And just below it there is a runnic inscription identifying the author of the carvings as Eindridi, the son of Olav.

The church is surrounded by an external corridor that goes round the building.

Before we leave, I propose we look at the back of the church.

On the small cemetery you can find graves of people who have died in the mountains. But here lies also the famous Polish poet Tadeusz Różewicz.

And a last look at the Jelenia Góra valley below us.

If you would be interested in going up again, I suggest that you start your journey at this porch.

This is the entry to the Karkonosze National Park and the path that leads to the "Samotnia" mountain hostel, located 1,195 meters above sea level.

The track is not easy in winter time but it is more than beautiful.

Saturday, 14 February 2015


Some of you have told me that they were surprised that I prefer to spend wintertime in exotic places while Polish winter can be so nice. I would like to explain then that I fully agree with you when it comes to "real" winter, the only period of the year that I dislike is the dully November. As a proof, I will take you now to the Karkonosze mountains when winter is in its full bloom.

Karkonosze are a range of mountains in South-West Poland, close to the Czech and German border. I have chosen as our base the nice town of Karpacz. The city center concentrates around a pedestrian lane that is, I admit, pretty steep.

The buildings are modern. Even though Karpacz exists for around 800 years, until 1950s it was only a small village. The Town Hall is pretty modest as well.

Karkonosze mountains are not very high - the highest peak is just about 1,600 meters. But apparently the local government is very ambitious and looks up. Next to the Town Hall I have found a "winter rock" that commemorates 30th anniversary of the Polish winter expedition to Mount Everest.

I propose that now we go down the pedestrian lane.

The building in the back, topped by a black onion-like dome, is the main church in town, 100 years old church of the Visitation of Virgin Mary. The dome (called also "helm") is inspired by baroque churches from the Tyrol region.

Before this church was erected, people from Karpacz could only attend masses in the former catholic school, located on the other side of the lane.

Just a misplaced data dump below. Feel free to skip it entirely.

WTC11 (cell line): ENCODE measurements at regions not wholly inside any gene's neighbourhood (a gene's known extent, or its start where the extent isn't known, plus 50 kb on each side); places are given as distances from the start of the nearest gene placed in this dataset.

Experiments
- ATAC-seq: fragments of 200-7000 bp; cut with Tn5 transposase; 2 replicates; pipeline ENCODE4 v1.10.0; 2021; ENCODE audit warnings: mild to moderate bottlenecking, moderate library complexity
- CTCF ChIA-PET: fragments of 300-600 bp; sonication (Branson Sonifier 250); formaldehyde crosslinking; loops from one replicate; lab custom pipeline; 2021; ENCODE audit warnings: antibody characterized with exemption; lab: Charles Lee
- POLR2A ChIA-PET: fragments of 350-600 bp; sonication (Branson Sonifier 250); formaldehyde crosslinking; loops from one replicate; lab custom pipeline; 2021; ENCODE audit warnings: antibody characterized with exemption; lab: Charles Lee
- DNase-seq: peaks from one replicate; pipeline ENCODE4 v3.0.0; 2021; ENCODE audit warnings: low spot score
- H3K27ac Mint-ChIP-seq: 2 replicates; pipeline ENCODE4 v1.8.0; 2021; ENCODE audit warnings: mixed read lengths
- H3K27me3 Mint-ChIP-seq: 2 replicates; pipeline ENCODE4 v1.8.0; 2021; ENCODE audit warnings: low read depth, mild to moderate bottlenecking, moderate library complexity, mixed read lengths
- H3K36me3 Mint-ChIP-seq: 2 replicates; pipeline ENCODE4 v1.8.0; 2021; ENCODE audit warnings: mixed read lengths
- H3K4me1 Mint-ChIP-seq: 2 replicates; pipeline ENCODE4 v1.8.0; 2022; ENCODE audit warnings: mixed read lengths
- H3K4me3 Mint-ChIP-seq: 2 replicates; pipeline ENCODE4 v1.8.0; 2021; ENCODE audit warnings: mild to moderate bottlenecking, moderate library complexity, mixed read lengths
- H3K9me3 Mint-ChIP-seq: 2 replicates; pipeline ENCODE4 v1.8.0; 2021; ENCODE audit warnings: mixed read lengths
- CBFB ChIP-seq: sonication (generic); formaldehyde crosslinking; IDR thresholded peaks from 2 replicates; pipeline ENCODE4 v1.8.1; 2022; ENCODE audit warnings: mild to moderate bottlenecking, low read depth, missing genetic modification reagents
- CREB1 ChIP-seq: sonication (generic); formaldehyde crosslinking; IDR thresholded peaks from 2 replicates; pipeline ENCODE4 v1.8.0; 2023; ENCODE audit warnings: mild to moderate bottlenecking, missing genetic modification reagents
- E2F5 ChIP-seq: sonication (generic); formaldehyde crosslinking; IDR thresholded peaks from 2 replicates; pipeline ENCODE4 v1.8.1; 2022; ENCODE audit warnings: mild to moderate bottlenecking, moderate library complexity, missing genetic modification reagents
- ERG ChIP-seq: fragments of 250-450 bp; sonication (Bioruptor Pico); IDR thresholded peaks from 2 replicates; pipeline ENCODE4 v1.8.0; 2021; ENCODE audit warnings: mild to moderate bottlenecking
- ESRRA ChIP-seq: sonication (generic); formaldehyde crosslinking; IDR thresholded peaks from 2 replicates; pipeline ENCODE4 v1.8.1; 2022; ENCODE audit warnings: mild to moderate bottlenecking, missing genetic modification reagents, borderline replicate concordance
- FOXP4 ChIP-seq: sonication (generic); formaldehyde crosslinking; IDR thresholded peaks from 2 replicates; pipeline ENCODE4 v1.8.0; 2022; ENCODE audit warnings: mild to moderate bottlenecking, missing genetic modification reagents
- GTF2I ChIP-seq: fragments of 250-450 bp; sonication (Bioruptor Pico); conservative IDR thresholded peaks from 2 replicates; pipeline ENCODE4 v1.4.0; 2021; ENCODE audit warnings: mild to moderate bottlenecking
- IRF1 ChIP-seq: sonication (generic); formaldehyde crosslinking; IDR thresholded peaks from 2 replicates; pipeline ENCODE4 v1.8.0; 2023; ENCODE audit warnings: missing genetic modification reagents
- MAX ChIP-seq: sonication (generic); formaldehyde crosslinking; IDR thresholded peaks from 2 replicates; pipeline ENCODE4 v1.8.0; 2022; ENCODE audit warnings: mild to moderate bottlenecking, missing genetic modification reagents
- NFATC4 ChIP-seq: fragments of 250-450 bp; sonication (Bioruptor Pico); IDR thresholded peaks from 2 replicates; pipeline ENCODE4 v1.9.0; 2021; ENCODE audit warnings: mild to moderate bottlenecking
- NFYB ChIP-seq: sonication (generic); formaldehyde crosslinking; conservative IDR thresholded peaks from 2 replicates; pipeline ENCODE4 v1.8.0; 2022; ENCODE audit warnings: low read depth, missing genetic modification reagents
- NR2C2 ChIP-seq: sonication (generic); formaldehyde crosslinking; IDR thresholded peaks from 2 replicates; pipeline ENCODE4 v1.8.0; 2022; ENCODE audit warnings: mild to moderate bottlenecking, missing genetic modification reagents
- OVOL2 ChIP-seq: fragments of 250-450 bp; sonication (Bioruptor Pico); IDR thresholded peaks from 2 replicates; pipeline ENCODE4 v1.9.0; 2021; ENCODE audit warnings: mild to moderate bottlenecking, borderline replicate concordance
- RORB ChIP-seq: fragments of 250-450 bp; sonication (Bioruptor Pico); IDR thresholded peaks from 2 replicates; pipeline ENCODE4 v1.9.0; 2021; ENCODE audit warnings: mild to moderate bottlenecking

A few meters down, you can find a tree. To be more specific - a small-leaved lime (tilia cordata).

This particular lime is called "Tribunal Lime" because since 1602 in its shade the local authorities were conducting tribunals, judging criminals and solving conflicts between inhabitants. The Tribunal Lime has over 5 meters of diameter.

On the other side of the street (that is no longer for pedestrians only so be careful!) you can spot yet another church, dedicated to the Holy Heart of Jesus.

You may be surprised that such a small town needs two pretty big churches. Well, this second one was built to serve the protestant community in Karpacz and was transfered to the catholic parish only after the Second World War when not many protestants remained in the town.

On the walls of the church you may notice a little commemorative table. The inscription says "Truth cannot be destroyed". It commemorates the fact that in this church Jerzy Popiełuszko has delivered his first mass. Jerzy Popiełuszko used to be the chaplain of the Solidarity. In 1984 he was killed by special agents of the communist government. As such, he is considered a martyr and has been beatified. His death is considered to be one of the milestones of the political revolution in Poland that led to the termination of the communism.

 Next to the main entry to the church you can find a table with miniatures of 3 churches.

This refers to the fact that Karpacz is on the path of Via Sacra, a touristic path that runs through Poland, Germany and Czech Republic. All 3 churches in Karpacz are on the way (ans yes! there is a third church but it is so special that I will show it to you next time in more details).

Karpacz is not a big town but I hope that you have liked this little tour. I propose we say goodbye to its guard and try to look for a place to sleep.

I have chosen for you the biggest hotel in town (actally it is huge by any standards).

The greatest thing about this hotel is the view. You can see from there a truely beautiful panorama of the Karkonosze.

If we walk a bit around it you will see some small brooks, running fast despite the cold.

And yet some more mountains.

On top of one of the hills you can spot a building with a high tower. This is the gooal of our next trip.

Get some hot chocolate, put on your best winter shoes because there is some nice climbing to come. I guarantee that you will be able to really see and feel the beautiful Polish winter.